Shoulder Labral Tear

Are you unable to enjoy participating in activities because of a shoulder labral tear that is causing you intense stiffness and discomfort? Did you know that there is a safer, advanced alternative to major joint replacement surgery – one that allows you to return to pain-free motion faster and retain your original shoulder joint? It’s called AROmotion. Our unique, minimally invasive treatment process combines regenerative techniques, arthroscopy, and denervation to target your body’s natural healing ability. AROmotion can restore the life you love, unhindered.

Contact the team at Advanced Regenerative Orthopedics today to learn if AROmotion is the right solution for you!

What is a shoulder labral tear?

The labrum is a cuff of fibrocartilage that surrounds the shoulder to help stabilize the ball of the joint. A shoulder labral tear refers to a tear of the labrum, which can result from an injury or from wear and tear.

Symptoms

The symptoms of a torn shoulder labrum can range from mild to severe, depending on the size of the tear and the cause. Pain tends to be more severe when acute injury causes the labral tear. If the tear is a result of degenerative changes from everyday wear and tear, the pain tends to be mild and worsen gradually.

Shoulder labral tear symptoms may include:

  • Shoulder or arm pain when moving or at rest
  • A catching sensation in the shoulder
  • Arm or shoulder weakness
  • A popping sensation
  • Grinding sensation with movement
  • Loss of range of motion in the shoulder

What caused my shoulder labral tear?

A shoulder labral tear can occur suddenly as the result of trauma, or gradually due to degenerative changes and everyday wear and tear. Common causes of shoulder labral tears include:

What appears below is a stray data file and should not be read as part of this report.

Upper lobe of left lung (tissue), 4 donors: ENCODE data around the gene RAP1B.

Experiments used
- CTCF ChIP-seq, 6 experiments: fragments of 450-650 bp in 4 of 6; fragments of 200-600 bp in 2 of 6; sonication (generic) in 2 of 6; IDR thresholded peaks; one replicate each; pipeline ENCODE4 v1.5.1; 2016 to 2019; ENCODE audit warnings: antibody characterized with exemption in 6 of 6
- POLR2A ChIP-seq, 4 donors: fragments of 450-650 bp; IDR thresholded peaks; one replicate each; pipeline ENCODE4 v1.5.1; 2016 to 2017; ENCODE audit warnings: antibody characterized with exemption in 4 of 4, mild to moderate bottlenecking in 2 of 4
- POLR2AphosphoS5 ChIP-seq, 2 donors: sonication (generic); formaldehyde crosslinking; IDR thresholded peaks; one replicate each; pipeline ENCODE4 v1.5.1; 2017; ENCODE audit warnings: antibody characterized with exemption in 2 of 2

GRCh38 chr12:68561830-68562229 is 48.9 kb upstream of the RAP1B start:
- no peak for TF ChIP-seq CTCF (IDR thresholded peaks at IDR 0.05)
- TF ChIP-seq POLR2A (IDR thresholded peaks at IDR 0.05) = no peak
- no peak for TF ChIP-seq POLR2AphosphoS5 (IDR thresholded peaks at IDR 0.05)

• Falling onto an outstretched arm
  • Accidents, such as motor vehicle or sports
  • Shoulder dislocation
  • Forceful movements that pull the arm, such as catching heavy objects
  • Repetitive shoulder motions
  • Degenerative changes due to aging

Risks

Anyone can suffer a torn shoulder labrum. Participating in sports that require repetitive overhead motions, or having an occupation that involves repetitive shoulder motions or heavy lifting, can increase the risk of incurring a shoulder labral tear.

Diagnosis

To diagnose a torn shoulder labrum, your doctor will first want to discuss the details of your medical history. This may include having your describe your symptoms, discovering when your symptoms first started and whether or not a specific activity/event caused your pain, and learning what aggravates your symptoms. Your doctor will also perform a physical examination to check for any signs of trauma, such as bruising or inflammation, and check your range of motion and shoulder strength by manipulating the shoulder into different positions. He or she will also check for weakness in the shoulder or arms.

Imaging tests are also used to confirm a diagnosis of a torn shoulder labrum. These may include:

  • X-rays

    These images are able to clearly show damage in the bones, including bone spurs, and narrowing of the joint space associated with osteoarthritis. Shoulder X-rays are often the first imaging test ordered to rule out other causes of your symptoms, such as fractures or arthritis. Labral tears will not show on an X-ray.

  • Magnetic resonance imaging (MRI)